Hunt must bite the bullet on BSkyB dilemma
Just get on with it. That's the advice Jeremy Hunt, the Culture Secretary, should be listening to as he ponders what to do with the hot potato that is News Corp's bid for full control of Sky.
Mr Hunt has had Ofcom's recommendation on how the News Corp bid should be handled since New Year's Eve.
The regulator is widely believed to have told him the case should be referred to the Competition Commission for a full investigation into whether the deal would threaten the plurality of the UK's media.
So why, three weeks on, has that referral not come?
If the reports of the past few days are to be believed, the hold-up reflects ongoing negotiations between News Corp and Mr Hunt, with the media group supposedly offering concessions - putting Sky News into some sort of independent editorial trust, say - in order to avoid a commission inquiry.
The alternative explanation for the delay is that Mr Hunt is putting his department's lawyers through their paces so that the decision he announces is so copper- bottomed that a legal challenge from the eventual disappointed party does not have any chance of success.
Either way, this has dragged on long enough: Mr Hunt has had plenty of time to work out that accepting Ofcom's advice is his only realistic course of action.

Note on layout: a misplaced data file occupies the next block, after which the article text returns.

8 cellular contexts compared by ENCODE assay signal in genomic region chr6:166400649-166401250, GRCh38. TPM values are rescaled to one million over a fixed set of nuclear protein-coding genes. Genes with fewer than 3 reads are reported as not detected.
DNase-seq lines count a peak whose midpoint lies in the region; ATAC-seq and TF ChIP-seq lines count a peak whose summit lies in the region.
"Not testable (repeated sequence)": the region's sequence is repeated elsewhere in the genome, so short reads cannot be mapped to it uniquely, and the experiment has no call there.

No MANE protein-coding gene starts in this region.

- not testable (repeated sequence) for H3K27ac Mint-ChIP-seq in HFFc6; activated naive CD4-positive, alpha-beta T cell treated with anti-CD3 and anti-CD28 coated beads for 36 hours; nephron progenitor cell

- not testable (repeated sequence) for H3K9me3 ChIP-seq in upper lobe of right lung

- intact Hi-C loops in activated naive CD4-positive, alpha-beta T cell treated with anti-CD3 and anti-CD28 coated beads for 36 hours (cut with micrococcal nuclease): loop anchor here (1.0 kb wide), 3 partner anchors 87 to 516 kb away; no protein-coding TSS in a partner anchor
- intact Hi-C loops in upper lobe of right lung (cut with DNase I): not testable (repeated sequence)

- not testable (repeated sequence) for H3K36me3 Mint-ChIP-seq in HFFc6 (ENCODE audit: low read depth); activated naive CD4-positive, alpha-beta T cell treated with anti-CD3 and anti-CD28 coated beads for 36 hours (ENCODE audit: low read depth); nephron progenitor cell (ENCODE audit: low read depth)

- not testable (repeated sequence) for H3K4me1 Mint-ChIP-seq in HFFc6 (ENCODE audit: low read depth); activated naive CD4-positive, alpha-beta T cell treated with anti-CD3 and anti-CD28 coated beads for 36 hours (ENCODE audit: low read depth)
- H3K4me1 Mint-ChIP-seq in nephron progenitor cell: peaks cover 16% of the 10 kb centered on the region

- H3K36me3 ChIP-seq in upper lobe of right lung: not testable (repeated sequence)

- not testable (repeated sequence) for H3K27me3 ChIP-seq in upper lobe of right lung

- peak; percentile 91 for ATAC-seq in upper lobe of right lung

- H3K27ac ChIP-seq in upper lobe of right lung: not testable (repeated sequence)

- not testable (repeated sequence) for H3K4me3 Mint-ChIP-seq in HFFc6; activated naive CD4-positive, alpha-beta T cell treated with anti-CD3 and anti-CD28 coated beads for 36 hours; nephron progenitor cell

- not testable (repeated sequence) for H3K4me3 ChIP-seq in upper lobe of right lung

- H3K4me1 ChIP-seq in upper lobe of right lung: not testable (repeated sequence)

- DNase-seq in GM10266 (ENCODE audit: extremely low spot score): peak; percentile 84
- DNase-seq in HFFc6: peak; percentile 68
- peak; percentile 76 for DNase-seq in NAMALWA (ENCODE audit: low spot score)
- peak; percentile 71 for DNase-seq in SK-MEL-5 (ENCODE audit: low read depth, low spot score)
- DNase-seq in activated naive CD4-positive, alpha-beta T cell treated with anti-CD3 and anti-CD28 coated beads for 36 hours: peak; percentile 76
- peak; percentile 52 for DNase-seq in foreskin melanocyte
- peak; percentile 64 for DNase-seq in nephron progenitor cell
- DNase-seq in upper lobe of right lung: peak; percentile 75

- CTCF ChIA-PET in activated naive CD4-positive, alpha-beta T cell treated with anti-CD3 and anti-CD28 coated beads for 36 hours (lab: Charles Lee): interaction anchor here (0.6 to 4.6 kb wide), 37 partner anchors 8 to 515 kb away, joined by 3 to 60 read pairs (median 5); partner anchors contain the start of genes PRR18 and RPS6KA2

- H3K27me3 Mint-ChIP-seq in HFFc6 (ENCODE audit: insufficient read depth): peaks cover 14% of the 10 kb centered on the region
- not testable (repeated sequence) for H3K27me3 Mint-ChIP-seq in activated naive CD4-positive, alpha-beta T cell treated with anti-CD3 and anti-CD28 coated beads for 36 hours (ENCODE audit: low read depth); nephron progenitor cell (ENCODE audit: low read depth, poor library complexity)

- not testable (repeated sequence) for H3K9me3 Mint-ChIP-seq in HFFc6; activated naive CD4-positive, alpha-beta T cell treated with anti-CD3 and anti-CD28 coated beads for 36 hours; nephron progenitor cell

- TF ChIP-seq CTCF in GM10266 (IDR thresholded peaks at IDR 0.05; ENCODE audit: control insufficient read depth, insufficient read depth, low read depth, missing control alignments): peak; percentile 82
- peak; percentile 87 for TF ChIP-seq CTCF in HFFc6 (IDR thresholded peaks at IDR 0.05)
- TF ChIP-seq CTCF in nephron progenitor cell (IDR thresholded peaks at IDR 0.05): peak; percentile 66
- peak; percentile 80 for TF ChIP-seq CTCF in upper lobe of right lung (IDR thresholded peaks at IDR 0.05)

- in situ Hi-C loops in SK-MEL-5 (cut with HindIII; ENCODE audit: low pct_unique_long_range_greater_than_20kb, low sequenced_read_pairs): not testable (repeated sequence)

Coming to a private deal with News Corp, whatever he might be able to agree with the Murdochs in return for clearing the Sky takeover, is not a viable option.
Not for Mr Hunt, whose credibility would be fatally undermined by accusations, however accurate, that he is in the pocket of News Corp.
And not for News Corp, which would not necessarily avoid the delay a Competition Commission inquiry would bring - the company is said to be anxious it will have to pay more for Sky in six months' time than today - because a legal action from opponents of the deal would be inevitable.
Let's not be distracted by the Sky News red herring.
News Corp is going to struggle to find a buyer for a business that loses tens of millions of pounds each year.
And while moving it into an independent trust might appease those who fear the company wants to create a British Fox News, that isn't a matter for regulators.
Even with Sky News within a trust, News Corp would be free to pursue commercial deals with it and the rest of the Sky operation, which is what really worries those who are concerned about plurality.